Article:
Bona advise that their finishes dry in 2-3 hours, but take 7 days to "cure", ie. to reach full strength and wear resistance. There should be no problem walking carefully on the floor after 2-3 hours, but we wouldn't advise moving your furniture or rugs in until the 7-day period has passed. If the lower floor is being re-done, that's the same as starting again and the same curing time applies. For more details, refer to Bona literature available via this link: http://www.mybonahome.com/floors101/brochure/floors101Brochures/00/brochure/Hardwood%20Floor%20Finishing%20Guide%20Brochure%20PRF%202499_WEB.pdf.

Q. The bleaching effect is what we are after. For how long do you leave the caustic on the timber? The next step important would be "washing" the treated floor timber with water is to remove the excess caustic and extractives. Is there a trick as to how you do that?

We weren't sure how much you want to lighten the wood, but the professionals generally use a two-stage process. The first stage is an application of caustic soda (sodium hydroxide) and the second stage is an application of hydrogen peroxide. There's a good explanation of this on the net at this address: https://au.answers.yahoo.com/question/index?qid=1006051519019. It is important to wash the floor after bleaching to remove any residue. Some authorities suggest a 2 per cent solution of white vinegar (ie. very mildly acidic) to neutralize the caustic.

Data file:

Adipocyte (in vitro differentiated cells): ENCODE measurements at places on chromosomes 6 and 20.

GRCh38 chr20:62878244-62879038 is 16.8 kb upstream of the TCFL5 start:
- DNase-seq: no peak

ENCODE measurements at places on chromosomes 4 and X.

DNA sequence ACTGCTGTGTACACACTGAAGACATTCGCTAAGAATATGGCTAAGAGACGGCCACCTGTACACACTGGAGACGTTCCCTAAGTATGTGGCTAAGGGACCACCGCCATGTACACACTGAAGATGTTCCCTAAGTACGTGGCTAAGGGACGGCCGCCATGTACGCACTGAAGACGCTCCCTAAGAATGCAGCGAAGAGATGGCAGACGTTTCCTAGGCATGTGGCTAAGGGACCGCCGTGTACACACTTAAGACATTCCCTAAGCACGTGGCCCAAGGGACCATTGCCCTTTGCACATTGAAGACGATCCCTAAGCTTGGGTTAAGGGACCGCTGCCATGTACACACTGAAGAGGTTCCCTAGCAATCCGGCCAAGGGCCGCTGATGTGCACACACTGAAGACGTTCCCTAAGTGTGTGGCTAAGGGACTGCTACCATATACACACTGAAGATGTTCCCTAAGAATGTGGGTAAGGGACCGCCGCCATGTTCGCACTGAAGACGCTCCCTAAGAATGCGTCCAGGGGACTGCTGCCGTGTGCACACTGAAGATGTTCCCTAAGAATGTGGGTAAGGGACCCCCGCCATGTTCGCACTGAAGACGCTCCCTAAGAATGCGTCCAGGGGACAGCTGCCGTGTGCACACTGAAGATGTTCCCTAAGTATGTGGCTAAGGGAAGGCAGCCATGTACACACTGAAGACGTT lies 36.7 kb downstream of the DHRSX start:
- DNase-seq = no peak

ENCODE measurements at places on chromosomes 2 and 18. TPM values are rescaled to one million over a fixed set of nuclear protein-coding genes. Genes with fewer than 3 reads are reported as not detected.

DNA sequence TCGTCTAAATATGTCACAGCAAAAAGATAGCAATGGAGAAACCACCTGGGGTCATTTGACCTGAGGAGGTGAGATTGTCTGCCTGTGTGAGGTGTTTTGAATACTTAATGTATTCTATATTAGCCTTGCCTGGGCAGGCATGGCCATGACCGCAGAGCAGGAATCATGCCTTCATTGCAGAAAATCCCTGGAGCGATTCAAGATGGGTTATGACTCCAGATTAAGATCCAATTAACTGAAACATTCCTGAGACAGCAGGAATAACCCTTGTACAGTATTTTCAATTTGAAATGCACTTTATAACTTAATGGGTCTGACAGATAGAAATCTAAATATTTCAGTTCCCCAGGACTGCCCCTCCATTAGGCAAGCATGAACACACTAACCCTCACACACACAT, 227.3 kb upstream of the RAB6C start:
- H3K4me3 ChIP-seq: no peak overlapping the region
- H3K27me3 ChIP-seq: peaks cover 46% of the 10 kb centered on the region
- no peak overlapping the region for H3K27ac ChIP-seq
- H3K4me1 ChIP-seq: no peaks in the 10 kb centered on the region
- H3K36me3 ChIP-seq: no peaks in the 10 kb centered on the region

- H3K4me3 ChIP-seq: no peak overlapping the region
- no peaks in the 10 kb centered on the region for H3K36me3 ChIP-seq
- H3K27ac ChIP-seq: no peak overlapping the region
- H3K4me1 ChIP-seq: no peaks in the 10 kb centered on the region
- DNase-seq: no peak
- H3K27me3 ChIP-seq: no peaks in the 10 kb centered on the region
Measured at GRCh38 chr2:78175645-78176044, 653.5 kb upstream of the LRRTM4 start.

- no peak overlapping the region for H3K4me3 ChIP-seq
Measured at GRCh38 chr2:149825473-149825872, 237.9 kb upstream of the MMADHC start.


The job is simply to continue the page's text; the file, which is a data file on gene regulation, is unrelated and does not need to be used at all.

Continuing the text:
Q. Does washing Blackbutt flooring with say a 0.1% caustic soda solution remove enough "extractives" to improve the adhesion of a urethane coating? The wood colour also appears more uniform and less pink.

A more usual strategy for removing greasiness and extractives is to wash the wood with a 10 per cent solution of sodium hydroxide. Caustic soda is likely to cause slight bleaching. Having said that, extractives are more commonly a problem with gluing rather than coating. Seasoned timber used indoors doesn't usually present a problem for urethane coatings.

Q. I am seeking a small quantity of biocide to eliminate possible dry rot in the deckhead of my vintage wooden boat which has an epoxy skin over the original timber 'ceiling' boards. My research indicates that Borates, delivered by capillary action, could address the problem. Are you able to point me towards a commercially available product or company?

We suggest the borron-based product ProtecTimber. Boron is an effective anti-fungal agent, but fairly harmless to humans. Oddly enough the timber doesn't have to be dry before you apply the product. In fact if the timber is dry it's recommended to wet it to assist the uptake of the preservative since boron is mobile in moisture. Further information is available on the manufacturer's website at http://www.mabons.com.au/page_id106/product-application-advise.